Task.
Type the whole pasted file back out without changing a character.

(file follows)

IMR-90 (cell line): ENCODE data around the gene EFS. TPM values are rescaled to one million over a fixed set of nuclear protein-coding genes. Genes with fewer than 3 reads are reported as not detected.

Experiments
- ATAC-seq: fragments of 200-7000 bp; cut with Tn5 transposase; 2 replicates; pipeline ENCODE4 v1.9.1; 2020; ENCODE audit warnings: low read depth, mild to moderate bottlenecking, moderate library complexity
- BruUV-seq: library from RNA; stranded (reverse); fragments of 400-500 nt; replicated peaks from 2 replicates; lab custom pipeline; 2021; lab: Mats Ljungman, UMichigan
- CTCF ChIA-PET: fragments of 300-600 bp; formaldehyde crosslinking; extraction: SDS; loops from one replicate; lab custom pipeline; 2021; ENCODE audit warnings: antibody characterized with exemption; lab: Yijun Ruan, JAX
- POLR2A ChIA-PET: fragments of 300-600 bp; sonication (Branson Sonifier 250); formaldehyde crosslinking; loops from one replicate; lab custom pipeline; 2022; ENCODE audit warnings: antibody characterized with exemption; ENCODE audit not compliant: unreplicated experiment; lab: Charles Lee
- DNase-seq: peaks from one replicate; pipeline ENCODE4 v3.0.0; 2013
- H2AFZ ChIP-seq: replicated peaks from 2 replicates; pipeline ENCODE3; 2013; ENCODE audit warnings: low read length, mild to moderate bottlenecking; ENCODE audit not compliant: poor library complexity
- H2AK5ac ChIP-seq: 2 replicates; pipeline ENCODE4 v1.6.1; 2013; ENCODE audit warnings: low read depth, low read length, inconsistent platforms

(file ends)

IMR-90 (cell line): ENCODE data around the gene EFS. TPM values are rescaled to one million over a fixed set of nuclear protein-coding genes. Genes with fewer than 3 reads are reported as not detected.

Experiments
- ATAC-seq: fragments of 200-7000 bp; cut with Tn5 transposase; 2 replicates; pipeline ENCODE4 v1.9.1; 2020; ENCODE audit warnings: low read depth, mild to moderate bottlenecking, moderate library complexity
- BruUV-seq: library from RNA; stranded (reverse); fragments of 400-500 nt; replicated peaks from 2 replicates; lab custom pipeline; 2021; lab: Mats Ljungman, UMichigan
- CTCF ChIA-PET: fragments of 300-600 bp; formaldehyde crosslinking; extraction: SDS; loops from one replicate; lab custom pipeline; 2021; ENCODE audit warnings: antibody characterized with exemption; lab: Yijun Ruan, JAX
- POLR2A ChIA-PET: fragments of 300-600 bp; sonication (Branson Sonifier 250); formaldehyde crosslinking; loops from one replicate; lab custom pipeline; 2022; ENCODE audit warnings: antibody characterized with exemption; ENCODE audit not compliant: unreplicated experiment; lab: Charles Lee
- DNase-seq: peaks from one replicate; pipeline ENCODE4 v3.0.0; 2013
- H2AFZ ChIP-seq: replicated peaks from 2 replicates; pipeline ENCODE3; 2013; ENCODE audit warnings: low read length, mild to moderate bottlenecking; ENCODE audit not compliant: poor library complexity
- H2AK5ac ChIP-seq: 2 replicates; pipeline ENCODE4 v1.6.1; 2013; ENCODE audit warnings: low read depth, low read length, inconsistent platforms